The hardly unexpected reactions to Operation Protective Edge, from those who rarely react when Israel is attacked, may be regarded as a preview of comments to come.

At first hearing, some Israelis took heart from the fact that players such as UN Secretary-General Ban Ki-moon and EU foreign affairs chief Catherine Ashton at all denounced the missile barrages from the Gaza Strip.

But the devil is in the details. It is instructive to pay heed to the entirety of their messages.

Thus Ban, according to a statement released by his spokesman in New York, “condemns the recent multiple rocket attacks on Israel from Gaza. These indiscriminate attacks on civilian areas must stop.” But then comes the clincher: “The secretary-general is extremely concerned at the dangerous escalation of violence, which has already resulted in multiple Palestinian deaths and injuries as a result of Israeli operations against Gaza.”

Ban mentioned only Islamic Jihad as the wrongdoer and not Hamas, which has gallingly gained respectability from the unity pact struck with Fatah’s Mahmoud Abbas.

The same focus on Islamic Jihad is evident in Ashton’s statement. Ashton, who was remarkably unperturbed by persistent rocket fire on Israel’s South, woke up only after Israel was forced to respond.

She “strongly condemned” the Gazan rocketing of Israel “for which the Palestinian Islamic Jihad, which is listed by the EU as a terrorist organization, has claimed responsibility.” Hamas is not in the picture and its seeming absence appears to absolve it of culpability.

She continued: “The EU deplores the growing number of civilian casualties, reportedly among them children, caused by Israeli retaliatory fire. The safety and security of all civilians must be of paramount importance.”

Ban and Ashton – and others – have conveniently lost sight of cause and effect.

They express distaste for the Gazan barrages, but it is lip service that allows them to draw a false equivalence between the Israeli response and the rain of rockets from Gaza that triggered the crisis. This is the nuance abundant in comments from a plethora of foreign leaders who last month rushed to cheer the Hamas-Fatah coalition.

The subtext is clear. As Israel continues to defend its civilians, it will be increasingly taken to task for civilian losses among those who attacked it without provocation – while Israel continues to supply them with food, medication and, most meaningfully, electricity from the very Ashkelon power plant they unremittingly rocket.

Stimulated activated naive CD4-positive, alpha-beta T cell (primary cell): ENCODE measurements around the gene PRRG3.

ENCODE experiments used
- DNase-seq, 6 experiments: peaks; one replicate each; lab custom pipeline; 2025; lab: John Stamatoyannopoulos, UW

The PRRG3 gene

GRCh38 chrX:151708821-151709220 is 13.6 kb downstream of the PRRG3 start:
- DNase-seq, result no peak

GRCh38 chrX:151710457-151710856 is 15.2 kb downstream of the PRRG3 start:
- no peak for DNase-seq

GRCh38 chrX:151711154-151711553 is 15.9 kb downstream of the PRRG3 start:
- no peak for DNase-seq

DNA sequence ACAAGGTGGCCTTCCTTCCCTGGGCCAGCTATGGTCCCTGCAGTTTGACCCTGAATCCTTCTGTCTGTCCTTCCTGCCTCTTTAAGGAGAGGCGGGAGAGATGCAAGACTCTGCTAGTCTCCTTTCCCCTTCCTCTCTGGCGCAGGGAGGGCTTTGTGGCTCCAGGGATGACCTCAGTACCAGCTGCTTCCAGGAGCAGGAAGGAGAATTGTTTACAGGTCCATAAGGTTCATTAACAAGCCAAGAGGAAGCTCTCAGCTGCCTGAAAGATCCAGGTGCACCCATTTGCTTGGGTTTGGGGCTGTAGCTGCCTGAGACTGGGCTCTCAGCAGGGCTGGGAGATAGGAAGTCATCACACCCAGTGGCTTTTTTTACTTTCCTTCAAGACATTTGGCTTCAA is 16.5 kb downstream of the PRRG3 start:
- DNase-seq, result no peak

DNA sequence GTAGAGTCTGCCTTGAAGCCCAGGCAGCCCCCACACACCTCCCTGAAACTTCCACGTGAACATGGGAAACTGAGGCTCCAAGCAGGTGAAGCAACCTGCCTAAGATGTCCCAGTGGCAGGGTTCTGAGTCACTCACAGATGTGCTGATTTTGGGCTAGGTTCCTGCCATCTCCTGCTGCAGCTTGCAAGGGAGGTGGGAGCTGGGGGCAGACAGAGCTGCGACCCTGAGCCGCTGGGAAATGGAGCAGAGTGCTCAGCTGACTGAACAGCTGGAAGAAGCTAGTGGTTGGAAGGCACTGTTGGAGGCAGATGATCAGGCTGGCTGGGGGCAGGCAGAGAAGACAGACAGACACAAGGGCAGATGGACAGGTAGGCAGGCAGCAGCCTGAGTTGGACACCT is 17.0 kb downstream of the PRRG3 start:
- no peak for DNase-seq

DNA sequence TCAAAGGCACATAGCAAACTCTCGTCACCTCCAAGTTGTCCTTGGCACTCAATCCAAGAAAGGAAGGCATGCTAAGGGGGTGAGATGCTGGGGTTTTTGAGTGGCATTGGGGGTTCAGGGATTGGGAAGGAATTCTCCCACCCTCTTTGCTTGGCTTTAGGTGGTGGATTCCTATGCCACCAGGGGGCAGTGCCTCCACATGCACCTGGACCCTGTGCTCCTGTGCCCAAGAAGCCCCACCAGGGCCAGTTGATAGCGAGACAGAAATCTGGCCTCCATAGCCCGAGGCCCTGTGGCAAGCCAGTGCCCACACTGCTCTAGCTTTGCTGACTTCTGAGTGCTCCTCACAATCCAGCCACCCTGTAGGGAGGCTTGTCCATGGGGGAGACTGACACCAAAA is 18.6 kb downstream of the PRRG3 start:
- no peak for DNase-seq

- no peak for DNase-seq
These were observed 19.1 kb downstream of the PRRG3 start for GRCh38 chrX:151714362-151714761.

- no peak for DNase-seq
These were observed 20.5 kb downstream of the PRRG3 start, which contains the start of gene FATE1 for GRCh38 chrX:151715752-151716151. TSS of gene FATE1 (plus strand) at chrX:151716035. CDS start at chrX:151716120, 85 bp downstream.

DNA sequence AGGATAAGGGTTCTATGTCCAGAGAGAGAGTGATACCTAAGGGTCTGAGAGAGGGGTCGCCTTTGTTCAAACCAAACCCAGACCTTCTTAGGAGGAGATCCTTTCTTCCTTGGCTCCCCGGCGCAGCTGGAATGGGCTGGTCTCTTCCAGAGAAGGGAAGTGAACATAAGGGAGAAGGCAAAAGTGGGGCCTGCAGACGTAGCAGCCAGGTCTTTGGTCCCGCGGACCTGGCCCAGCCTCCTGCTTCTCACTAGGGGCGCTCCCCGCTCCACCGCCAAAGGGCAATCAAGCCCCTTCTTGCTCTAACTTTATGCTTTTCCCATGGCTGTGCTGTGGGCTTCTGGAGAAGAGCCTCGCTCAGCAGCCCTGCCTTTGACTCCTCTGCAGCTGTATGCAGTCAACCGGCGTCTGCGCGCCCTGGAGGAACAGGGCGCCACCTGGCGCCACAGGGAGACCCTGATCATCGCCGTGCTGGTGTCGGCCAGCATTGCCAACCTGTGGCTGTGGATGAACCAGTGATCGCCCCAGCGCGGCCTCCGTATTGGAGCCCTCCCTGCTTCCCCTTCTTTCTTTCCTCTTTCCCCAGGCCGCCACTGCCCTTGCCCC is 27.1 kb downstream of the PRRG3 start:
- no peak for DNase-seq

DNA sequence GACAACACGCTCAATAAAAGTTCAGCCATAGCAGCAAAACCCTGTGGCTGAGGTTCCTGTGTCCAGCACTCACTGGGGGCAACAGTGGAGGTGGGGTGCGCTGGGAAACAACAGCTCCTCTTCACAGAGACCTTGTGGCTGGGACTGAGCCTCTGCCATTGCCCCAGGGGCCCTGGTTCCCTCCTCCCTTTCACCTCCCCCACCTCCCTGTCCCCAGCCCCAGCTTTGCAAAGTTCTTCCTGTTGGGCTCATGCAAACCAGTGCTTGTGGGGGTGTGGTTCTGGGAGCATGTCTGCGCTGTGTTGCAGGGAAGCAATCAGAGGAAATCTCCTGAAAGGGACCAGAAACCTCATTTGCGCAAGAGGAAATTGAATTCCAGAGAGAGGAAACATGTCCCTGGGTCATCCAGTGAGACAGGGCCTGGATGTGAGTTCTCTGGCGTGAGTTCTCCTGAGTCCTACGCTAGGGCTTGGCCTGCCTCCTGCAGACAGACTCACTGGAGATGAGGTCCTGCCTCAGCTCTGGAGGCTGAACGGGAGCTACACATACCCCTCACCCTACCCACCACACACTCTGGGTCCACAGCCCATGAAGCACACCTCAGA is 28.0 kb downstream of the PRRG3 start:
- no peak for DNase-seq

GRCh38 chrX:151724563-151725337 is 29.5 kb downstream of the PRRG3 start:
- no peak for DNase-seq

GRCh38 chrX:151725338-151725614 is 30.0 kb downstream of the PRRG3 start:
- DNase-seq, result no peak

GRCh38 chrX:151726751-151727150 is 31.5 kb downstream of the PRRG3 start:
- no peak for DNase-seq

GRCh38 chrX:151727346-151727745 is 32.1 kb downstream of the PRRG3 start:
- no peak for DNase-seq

Herein lies the vital distinction between Israel and its foes. Our enemies seek to kill as many civilians and to wreak as much destruction as they can. There was public celebration in Ramallah and Jenin as rockets were fired into central Israel.

Israel seeks to make its strikes as pinpointed as possible.

What military sends out warnings by SMS, phone and leaflets to civilians to evacuate targets? This reduces the effectiveness of the air force’s strikes, yet Israel still takes huge risks to spare enemy civilians.

That said, in many cases Hamas counters these warnings by assembling civilians on roofs of buildings Israel is about to hit. The idea is to deter Israel with human shields, and to increase civilian casualties in Gaza.

Our enemies recognize Israeli soft-heartedness and count on our humanity to spare their civilians, in an effort to gain a free hand to fire rockets at our civilians and to send infiltrators to massacre Israelis.

Anyone who ignores this turns a blind eye to malevolence.

When terrorist kingpins hide behind human shields, it boils down to them or us. If the human shields are granted immunity, it will cost Israeli lives. There is no getting around this reality of Hamas’s dirty war.

When the Arab world and the biased choir of international pontificators disregard this, they signal that they care less about Israelis than they do about those who deliberately and repeatedly attack Israeli civilians.

Disingenuous demands for artificial proportionality are nothing less than clamoring for Israel to cease protecting its citizens.

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